Andrew Mehrtens recently wrote on stuff.co.nz that, as Super Rugby approached its 20th year, it was time to shake up the tournament’s structure. He advocated ditching the South African franchises, and instead including sides from nations that were aligned with Australia and New Zealand’s time zone; the likes of Japan and the Pacific Islands.
It is not a new idea, but the former New Zealand fly-half is certainly one of the biggest names to throw his weight behind it in recent times. The advantages are as obvious as they are numerous: there would be more local derbies (injecting more ‘parochialism’, as Mehrtens puts it, into the game), the introduction of top level domestic rugby to places like Japan, the Pacific Islands and Argentina would be a huge boost for the global game, and viewing figures would be boosted as there would never be cases of fans having to get up at silly hours in the morning to watch their teams.
To illustrate that final point, current Super Rugby kick-off times for viewers in New Zealand are as follows:
19:35 – local NZ games
22:10 – Australian east coast games
01:10 – Perth
03:00, 05:00 – SA games
Only the most die-hard of fans are going to get up for a 03.00 AM kick-off, while the commercial aspect of it is even more baffling – who is going to buy an advertising space at one in the morning? Looking at it like that, localised kick-off times make a lot more sense.
One of Mertens’ former teammates, Jeff Wilson, dubbed his idea ‘madness’, arguing that Super Rugby was the closest thing to test level rugby precisely because it brought the contrasting styles of the South African, New Zealand and Australian franchises together.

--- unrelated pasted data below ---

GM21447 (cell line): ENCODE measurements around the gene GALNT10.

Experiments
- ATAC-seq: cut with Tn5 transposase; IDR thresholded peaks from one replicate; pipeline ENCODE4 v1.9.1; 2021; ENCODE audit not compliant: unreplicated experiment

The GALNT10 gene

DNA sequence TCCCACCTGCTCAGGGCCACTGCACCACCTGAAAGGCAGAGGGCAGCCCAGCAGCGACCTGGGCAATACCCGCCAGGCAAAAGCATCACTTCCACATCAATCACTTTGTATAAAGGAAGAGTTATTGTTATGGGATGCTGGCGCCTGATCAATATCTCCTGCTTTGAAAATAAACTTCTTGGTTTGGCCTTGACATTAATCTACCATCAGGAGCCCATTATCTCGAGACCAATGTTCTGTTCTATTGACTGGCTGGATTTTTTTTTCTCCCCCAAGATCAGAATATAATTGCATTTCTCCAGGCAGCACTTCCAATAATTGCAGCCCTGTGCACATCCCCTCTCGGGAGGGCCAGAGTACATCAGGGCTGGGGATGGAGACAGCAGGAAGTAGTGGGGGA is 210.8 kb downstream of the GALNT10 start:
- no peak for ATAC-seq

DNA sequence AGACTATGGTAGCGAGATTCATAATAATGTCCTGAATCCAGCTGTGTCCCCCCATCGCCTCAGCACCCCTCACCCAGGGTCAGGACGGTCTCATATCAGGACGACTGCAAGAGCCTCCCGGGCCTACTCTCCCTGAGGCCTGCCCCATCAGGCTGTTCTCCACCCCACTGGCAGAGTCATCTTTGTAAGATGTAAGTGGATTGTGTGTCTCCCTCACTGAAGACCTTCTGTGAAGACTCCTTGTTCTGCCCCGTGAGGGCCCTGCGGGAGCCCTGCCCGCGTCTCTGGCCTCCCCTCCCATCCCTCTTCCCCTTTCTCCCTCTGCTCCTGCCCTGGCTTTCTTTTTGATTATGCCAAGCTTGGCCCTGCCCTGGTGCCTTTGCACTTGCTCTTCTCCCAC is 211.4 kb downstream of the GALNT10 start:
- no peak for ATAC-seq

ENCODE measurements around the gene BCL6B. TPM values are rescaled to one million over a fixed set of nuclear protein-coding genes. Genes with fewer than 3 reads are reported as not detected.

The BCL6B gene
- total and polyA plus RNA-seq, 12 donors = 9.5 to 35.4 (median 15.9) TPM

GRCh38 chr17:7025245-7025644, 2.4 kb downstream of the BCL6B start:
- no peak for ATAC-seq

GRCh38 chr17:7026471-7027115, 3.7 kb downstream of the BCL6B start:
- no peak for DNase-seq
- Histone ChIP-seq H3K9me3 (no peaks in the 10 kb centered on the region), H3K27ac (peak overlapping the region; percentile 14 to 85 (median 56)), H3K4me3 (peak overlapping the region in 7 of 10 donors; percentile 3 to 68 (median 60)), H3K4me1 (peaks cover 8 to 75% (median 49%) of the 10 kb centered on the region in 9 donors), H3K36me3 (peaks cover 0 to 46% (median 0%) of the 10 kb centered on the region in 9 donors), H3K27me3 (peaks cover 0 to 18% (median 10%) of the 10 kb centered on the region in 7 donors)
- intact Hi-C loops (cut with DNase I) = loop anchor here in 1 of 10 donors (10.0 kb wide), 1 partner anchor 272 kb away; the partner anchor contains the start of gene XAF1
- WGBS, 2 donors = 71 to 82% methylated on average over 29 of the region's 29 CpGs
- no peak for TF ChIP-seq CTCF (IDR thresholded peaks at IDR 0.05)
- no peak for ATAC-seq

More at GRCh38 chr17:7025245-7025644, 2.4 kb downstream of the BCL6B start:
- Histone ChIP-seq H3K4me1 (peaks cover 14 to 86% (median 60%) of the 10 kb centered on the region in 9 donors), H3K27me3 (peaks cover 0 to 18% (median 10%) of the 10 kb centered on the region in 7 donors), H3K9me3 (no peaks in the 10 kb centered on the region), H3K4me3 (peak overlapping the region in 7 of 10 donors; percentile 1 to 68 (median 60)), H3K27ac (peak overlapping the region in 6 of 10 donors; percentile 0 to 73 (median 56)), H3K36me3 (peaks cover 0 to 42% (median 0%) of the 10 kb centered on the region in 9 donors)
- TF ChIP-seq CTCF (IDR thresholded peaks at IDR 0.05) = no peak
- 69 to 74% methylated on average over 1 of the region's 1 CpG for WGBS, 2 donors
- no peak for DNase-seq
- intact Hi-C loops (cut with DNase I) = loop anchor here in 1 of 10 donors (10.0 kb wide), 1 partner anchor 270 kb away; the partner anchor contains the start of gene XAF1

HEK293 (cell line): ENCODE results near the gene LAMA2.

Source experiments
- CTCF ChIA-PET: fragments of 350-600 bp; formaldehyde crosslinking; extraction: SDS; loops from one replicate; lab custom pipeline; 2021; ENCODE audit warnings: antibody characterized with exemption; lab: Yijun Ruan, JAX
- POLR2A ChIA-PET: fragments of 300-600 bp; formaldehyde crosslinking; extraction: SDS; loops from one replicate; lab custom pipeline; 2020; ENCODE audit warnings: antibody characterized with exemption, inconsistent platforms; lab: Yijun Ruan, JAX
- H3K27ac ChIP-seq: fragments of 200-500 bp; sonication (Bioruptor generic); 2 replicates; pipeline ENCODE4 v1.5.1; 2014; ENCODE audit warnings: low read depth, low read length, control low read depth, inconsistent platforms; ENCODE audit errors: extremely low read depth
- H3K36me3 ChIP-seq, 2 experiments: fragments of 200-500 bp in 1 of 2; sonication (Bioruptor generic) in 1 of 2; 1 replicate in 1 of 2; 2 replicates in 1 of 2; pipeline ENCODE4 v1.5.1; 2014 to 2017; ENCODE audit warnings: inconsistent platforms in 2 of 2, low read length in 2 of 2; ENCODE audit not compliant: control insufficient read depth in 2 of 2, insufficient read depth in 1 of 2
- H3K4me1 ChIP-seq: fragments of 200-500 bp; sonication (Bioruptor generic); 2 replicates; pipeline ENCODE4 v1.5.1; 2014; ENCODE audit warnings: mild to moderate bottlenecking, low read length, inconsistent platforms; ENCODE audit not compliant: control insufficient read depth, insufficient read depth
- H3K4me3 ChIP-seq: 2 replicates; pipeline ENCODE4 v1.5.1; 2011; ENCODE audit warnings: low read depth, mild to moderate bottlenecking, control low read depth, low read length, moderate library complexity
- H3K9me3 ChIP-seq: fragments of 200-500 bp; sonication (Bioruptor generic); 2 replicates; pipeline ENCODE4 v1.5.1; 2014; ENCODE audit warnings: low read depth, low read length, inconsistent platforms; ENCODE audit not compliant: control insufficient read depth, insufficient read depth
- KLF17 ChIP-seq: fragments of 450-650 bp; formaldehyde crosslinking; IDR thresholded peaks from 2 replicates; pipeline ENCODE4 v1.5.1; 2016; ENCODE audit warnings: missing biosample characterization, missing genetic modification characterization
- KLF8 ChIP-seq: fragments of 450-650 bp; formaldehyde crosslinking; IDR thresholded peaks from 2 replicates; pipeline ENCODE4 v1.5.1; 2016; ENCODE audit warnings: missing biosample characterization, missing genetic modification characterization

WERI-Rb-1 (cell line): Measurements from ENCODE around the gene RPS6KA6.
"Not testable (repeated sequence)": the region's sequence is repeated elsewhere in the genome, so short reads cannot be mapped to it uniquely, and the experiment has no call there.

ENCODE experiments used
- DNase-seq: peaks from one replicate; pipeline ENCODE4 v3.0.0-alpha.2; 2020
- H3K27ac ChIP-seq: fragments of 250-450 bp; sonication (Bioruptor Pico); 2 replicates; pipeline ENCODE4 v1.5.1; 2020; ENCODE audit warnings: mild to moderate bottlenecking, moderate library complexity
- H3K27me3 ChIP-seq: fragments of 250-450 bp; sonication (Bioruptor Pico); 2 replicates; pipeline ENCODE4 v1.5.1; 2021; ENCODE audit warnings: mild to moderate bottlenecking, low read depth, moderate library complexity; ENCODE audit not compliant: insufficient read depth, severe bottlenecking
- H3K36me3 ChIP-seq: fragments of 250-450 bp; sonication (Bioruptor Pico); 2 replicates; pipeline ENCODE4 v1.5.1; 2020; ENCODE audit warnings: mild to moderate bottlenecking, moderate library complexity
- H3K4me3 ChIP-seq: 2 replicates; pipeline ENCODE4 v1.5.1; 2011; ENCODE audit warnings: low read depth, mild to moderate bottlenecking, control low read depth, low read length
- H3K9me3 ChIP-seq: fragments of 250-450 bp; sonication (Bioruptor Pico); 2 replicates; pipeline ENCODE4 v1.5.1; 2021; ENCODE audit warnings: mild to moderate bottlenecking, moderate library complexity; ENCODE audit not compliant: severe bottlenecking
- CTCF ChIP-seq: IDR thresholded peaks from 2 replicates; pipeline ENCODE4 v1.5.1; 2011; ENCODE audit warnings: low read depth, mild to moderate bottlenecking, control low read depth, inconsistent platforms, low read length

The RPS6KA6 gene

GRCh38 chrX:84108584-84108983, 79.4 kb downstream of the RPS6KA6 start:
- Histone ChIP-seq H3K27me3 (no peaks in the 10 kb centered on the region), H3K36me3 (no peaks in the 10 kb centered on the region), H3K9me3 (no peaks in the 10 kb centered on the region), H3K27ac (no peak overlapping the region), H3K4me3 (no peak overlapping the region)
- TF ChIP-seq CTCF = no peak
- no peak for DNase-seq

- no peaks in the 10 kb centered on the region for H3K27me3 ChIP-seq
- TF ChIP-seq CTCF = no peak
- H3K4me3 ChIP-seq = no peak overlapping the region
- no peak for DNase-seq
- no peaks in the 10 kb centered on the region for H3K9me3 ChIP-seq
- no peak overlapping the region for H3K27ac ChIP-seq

Travel, argues Wilson, shouldn’t be a problem because it is part and parcel of international sport – but then, should it be part of the club game too? Mehrtens points out that a more localised club game would allow for more frequent, and longer, international tours – occasions that are becoming increasingly marginalised.
Of course, as anyone who followed the recent European rugby saga will know, the amount of bureaucracy and red tape that would have to be fought through to make this happen would be astronomical. But imagine for a moment that the IRB have intervened and the prospect of realignment is a real possibility; would you support it?
With the help of our friends over at SuperBru, we put together a little survey polling people from some of the nations this would affect (South Africa, New Zealand, Australia and the UK). The results are below.
Q: If international club rugby (Super Rugby, European Rugby Champions Cup etc) could be rebooted, how would you organise it?
– Around hemispheres as it is now (SA plays Aus and NZ teams, European teams play each other)
– Around time zones (SA teams play European teams, Aus and NZ play Japanese and Pacific teams)
– Neither of the above
|UK / Europe||40.77%||35.80%||23.43%|
The results must be taken with a pinch of salt as the test samples were slightly different sizes according to country, but nevertheless a couple of interesting trends emerge. The desire for change seems to be strongest in the UK, with only 41% of those polled believing the current system, arranged around hemispheres, to be the right one. That numbers soars to 59% in New Zealand, where it is perhaps unsurprising that the fans are happiest with the current set-up given that their team are number one in the world.
Mehrtens, however, is a Kiwi, and his views are geared towards the long term future of the game where a globally aligned season played out along time zone lines would make sense on so many levels. The chances of seeing it implemented in the near future are slim, but is it something you support? Leave your thoughts below.
By Jamie Hosie
Follow Jamie on Twitter: @jhosie43
Photo by: Patrick Khachfe / Onside Images